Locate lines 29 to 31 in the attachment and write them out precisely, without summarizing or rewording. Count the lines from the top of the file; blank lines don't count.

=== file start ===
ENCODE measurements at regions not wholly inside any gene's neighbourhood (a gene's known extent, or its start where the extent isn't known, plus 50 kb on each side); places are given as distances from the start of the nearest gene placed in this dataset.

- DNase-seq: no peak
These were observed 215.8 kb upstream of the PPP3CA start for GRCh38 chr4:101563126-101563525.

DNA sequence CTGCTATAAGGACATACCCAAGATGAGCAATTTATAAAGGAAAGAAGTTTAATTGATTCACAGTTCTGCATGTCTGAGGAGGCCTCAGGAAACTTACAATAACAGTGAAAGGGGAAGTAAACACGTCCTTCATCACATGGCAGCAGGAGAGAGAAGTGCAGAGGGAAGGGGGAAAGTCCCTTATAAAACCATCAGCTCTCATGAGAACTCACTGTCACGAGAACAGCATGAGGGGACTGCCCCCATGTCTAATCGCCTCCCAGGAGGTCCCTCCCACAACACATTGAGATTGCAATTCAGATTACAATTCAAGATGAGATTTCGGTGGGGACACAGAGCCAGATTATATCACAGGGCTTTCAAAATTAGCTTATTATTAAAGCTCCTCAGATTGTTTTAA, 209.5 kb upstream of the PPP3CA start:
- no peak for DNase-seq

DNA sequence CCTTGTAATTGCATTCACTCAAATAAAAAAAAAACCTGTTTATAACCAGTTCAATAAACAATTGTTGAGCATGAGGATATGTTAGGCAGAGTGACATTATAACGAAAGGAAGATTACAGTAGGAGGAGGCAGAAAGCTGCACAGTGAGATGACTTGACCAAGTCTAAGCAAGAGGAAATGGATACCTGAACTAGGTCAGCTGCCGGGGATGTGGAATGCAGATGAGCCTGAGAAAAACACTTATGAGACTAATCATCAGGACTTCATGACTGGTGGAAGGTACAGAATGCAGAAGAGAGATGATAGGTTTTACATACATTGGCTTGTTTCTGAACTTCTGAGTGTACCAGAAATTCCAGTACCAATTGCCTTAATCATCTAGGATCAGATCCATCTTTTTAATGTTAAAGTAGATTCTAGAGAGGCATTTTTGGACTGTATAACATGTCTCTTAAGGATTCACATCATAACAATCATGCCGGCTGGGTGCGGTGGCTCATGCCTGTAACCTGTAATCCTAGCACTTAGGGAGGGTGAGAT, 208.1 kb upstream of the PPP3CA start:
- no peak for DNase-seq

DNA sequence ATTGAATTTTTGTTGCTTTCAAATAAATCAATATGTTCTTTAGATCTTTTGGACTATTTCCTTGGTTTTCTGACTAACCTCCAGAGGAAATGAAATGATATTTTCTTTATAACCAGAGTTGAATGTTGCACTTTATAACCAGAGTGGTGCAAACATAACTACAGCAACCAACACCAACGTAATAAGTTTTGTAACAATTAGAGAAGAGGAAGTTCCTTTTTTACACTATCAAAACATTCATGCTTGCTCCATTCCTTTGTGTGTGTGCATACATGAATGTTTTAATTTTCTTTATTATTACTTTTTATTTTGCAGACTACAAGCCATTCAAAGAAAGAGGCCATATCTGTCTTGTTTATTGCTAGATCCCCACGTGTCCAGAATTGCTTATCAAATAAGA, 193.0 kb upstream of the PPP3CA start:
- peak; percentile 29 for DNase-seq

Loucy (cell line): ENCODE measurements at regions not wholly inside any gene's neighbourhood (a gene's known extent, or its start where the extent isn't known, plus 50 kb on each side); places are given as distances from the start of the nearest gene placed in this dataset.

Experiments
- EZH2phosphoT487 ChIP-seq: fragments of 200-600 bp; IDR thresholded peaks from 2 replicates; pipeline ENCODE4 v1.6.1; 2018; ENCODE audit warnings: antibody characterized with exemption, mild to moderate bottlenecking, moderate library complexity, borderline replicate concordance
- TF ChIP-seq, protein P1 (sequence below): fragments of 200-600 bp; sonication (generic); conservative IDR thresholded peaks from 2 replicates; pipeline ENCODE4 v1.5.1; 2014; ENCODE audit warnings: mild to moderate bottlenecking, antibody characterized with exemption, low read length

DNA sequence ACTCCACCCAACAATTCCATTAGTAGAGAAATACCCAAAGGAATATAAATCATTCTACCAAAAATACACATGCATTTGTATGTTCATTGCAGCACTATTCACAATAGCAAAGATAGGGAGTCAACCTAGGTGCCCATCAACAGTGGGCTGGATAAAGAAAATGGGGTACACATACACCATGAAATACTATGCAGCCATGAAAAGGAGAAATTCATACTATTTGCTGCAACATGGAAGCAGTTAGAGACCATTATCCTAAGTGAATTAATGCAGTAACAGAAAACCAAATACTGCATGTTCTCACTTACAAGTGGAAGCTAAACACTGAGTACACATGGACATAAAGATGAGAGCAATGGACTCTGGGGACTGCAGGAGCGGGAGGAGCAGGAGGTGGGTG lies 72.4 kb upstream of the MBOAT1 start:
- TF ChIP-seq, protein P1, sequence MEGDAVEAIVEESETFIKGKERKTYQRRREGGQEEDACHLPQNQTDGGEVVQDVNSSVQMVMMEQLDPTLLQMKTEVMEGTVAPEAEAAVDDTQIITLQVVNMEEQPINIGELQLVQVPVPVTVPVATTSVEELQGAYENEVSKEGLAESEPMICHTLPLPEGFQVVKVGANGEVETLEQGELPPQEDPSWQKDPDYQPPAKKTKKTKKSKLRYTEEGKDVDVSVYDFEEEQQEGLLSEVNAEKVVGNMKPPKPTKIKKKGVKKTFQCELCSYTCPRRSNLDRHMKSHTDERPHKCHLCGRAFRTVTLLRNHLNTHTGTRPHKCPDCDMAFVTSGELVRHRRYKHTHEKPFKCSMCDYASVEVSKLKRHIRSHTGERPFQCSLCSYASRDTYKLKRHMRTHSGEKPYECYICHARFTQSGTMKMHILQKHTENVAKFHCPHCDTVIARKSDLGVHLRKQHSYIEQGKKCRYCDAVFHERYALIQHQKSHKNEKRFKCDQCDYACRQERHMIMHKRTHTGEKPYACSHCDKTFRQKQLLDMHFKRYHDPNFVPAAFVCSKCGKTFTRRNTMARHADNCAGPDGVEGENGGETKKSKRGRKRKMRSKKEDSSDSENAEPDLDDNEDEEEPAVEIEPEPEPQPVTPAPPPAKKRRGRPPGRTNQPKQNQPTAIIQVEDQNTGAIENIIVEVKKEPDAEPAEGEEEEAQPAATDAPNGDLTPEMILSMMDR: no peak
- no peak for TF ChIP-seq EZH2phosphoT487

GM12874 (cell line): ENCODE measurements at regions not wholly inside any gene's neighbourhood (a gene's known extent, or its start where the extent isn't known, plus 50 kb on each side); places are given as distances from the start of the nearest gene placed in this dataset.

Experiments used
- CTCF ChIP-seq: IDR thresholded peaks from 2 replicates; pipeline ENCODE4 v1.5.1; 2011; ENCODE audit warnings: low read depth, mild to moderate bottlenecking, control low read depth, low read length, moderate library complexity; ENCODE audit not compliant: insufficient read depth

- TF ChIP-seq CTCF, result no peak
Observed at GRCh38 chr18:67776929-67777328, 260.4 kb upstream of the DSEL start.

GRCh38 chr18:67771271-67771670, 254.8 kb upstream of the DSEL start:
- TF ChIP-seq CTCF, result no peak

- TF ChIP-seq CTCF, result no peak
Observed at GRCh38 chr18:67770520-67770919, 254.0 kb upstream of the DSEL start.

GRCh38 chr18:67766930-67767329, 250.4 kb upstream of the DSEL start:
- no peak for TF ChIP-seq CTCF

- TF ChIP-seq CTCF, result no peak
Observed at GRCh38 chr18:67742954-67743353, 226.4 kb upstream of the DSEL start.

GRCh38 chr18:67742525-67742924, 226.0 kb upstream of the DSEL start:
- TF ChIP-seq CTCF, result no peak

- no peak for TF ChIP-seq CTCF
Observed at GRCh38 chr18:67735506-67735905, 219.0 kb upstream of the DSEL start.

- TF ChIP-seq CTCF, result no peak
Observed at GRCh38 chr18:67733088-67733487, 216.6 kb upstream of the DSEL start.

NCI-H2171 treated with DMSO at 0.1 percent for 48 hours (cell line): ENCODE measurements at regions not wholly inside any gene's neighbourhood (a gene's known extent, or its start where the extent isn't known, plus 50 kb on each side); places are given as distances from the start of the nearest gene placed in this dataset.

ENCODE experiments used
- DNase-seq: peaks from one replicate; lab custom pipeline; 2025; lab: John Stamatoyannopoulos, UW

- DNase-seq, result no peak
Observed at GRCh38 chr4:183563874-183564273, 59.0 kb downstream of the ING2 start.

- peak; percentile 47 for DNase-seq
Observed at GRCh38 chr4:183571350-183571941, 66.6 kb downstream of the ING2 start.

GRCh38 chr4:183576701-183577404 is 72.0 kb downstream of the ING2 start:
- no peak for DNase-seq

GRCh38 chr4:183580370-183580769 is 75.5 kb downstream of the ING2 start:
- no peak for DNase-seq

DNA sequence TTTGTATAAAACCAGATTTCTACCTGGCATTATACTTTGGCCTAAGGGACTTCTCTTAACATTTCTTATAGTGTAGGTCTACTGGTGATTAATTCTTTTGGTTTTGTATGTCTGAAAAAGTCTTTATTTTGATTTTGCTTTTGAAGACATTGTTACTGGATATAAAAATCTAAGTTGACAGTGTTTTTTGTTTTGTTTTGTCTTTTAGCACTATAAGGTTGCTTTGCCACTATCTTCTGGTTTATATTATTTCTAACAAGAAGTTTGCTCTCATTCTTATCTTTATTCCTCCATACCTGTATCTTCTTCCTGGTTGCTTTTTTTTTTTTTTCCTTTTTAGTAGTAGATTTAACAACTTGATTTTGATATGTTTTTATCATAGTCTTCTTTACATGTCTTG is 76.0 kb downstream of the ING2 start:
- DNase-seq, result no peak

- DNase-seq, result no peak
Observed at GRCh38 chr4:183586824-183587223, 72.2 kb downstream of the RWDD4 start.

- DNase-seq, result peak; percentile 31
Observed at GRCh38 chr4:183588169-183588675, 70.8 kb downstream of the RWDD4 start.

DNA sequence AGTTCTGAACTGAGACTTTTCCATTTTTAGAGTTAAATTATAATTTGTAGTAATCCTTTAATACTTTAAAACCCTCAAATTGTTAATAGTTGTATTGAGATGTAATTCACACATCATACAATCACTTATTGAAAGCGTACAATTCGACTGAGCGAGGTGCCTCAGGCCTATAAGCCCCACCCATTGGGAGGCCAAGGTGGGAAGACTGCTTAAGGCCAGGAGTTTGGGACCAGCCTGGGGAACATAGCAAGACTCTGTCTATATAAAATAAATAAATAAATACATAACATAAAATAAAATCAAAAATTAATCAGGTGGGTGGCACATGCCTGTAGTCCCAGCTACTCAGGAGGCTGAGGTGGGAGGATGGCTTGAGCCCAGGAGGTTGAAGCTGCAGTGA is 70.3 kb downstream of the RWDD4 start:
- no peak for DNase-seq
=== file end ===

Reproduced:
Observed at GRCh38 chr18:67742954-67743353, 226.4 kb upstream of the DSEL start.

GRCh38 chr18:67742525-67742924, 226.0 kb upstream of the DSEL start:
- TF ChIP-seq CTCF, result no peak